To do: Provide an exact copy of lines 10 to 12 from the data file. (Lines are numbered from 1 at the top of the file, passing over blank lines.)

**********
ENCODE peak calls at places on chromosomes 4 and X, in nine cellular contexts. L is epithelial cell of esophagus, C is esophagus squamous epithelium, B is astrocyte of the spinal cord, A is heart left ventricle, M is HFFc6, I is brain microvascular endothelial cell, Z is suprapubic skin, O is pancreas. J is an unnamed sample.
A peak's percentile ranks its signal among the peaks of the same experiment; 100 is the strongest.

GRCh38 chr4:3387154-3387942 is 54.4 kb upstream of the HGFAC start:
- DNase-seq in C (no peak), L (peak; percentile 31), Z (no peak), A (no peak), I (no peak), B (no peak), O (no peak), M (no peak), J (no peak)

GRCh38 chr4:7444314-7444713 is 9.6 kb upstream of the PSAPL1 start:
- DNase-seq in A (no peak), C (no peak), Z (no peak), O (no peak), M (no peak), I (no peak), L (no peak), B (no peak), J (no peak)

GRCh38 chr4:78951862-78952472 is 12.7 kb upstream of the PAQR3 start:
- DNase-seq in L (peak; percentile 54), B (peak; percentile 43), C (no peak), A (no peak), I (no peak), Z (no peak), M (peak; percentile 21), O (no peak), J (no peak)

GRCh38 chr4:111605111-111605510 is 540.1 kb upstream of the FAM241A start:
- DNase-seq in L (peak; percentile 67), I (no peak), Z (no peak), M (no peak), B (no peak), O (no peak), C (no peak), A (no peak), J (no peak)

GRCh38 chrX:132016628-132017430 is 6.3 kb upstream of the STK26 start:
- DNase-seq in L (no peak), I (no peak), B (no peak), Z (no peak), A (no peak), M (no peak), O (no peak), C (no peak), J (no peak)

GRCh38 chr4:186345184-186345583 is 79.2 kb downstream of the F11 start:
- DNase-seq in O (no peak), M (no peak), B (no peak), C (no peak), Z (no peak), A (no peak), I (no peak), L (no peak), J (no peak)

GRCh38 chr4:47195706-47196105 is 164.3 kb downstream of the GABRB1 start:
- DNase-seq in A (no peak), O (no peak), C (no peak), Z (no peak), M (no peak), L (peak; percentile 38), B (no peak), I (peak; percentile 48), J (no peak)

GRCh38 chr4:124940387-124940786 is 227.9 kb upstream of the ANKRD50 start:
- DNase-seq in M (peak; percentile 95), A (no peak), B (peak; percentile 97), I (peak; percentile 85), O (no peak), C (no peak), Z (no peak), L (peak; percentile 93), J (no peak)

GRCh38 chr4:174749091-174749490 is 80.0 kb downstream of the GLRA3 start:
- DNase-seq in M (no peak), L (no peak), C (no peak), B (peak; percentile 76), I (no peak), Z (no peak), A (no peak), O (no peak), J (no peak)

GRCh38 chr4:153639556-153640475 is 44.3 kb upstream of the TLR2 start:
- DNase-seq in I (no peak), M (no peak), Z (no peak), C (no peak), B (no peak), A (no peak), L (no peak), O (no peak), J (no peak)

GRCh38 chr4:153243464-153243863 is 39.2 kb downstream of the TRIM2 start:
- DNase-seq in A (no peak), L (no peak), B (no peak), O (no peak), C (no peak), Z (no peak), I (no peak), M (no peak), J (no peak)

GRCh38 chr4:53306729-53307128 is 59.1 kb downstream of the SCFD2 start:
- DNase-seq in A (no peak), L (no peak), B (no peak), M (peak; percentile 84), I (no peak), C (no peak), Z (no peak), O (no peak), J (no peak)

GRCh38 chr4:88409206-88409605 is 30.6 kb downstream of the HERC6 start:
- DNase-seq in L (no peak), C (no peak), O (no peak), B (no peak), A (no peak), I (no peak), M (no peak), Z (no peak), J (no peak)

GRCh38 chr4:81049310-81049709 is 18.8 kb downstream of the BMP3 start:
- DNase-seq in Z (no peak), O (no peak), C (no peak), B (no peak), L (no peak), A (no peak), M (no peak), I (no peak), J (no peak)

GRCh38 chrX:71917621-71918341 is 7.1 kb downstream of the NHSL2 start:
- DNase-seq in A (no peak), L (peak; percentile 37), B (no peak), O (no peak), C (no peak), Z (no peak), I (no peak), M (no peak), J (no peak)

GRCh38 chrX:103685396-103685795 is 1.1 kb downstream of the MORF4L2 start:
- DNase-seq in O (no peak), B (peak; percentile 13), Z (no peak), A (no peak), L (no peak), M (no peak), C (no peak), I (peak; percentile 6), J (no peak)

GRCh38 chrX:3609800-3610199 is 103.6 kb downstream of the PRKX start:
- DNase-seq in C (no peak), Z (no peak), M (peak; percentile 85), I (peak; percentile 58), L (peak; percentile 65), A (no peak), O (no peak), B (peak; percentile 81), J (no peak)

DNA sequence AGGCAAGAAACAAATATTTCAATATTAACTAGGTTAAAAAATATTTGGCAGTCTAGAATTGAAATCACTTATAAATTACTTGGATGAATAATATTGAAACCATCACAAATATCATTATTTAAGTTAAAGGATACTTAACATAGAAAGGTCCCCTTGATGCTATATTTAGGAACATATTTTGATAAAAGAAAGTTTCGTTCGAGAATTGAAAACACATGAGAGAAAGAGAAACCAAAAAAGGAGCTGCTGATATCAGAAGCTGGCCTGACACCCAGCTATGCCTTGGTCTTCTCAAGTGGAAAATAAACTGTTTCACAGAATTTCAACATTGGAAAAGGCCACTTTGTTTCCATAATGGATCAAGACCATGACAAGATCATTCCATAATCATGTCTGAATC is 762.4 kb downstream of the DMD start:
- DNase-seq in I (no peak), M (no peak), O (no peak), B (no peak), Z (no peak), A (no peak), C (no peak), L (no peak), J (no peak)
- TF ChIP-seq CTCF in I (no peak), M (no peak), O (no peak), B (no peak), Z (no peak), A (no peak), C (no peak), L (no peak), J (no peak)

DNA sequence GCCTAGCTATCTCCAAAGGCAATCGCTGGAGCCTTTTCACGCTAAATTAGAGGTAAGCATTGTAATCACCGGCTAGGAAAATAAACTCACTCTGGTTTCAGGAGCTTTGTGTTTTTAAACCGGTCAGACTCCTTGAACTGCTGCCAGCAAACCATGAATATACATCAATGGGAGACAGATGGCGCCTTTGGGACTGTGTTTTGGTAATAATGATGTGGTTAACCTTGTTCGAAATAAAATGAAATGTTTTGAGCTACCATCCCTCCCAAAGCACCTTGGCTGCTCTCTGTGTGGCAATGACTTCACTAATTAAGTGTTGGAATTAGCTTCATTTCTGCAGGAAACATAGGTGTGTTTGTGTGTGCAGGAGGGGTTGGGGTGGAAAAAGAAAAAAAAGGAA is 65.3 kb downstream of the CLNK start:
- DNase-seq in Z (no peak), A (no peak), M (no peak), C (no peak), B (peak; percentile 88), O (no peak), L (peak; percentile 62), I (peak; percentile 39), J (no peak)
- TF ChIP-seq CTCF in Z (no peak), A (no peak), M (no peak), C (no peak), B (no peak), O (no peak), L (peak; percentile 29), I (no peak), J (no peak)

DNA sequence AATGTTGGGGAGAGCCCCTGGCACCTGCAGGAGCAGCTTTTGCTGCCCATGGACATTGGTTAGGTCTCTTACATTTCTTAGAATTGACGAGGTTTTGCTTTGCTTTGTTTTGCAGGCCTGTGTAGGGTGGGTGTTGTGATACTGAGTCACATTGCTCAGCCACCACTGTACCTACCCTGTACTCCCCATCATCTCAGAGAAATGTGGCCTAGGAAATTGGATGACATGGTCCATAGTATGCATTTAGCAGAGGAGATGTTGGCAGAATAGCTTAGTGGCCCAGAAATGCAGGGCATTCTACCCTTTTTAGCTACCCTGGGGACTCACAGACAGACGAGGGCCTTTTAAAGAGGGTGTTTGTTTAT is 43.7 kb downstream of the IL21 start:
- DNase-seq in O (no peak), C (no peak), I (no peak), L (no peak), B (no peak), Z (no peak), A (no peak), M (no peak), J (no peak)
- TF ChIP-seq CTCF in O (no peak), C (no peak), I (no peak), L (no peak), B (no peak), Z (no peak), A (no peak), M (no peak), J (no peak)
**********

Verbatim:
- DNase-seq in L (peak; percentile 67), I (no peak), Z (no peak), M (no peak), B (no peak), O (no peak), C (no peak), A (no peak), J (no peak)

GRCh38 chrX:132016628-132017430 is 6.3 kb upstream of the STK26 start:
- DNase-seq in L (no peak), I (no peak), B (no peak), Z (no peak), A (no peak), M (no peak), O (no peak), C (no peak), J (no peak)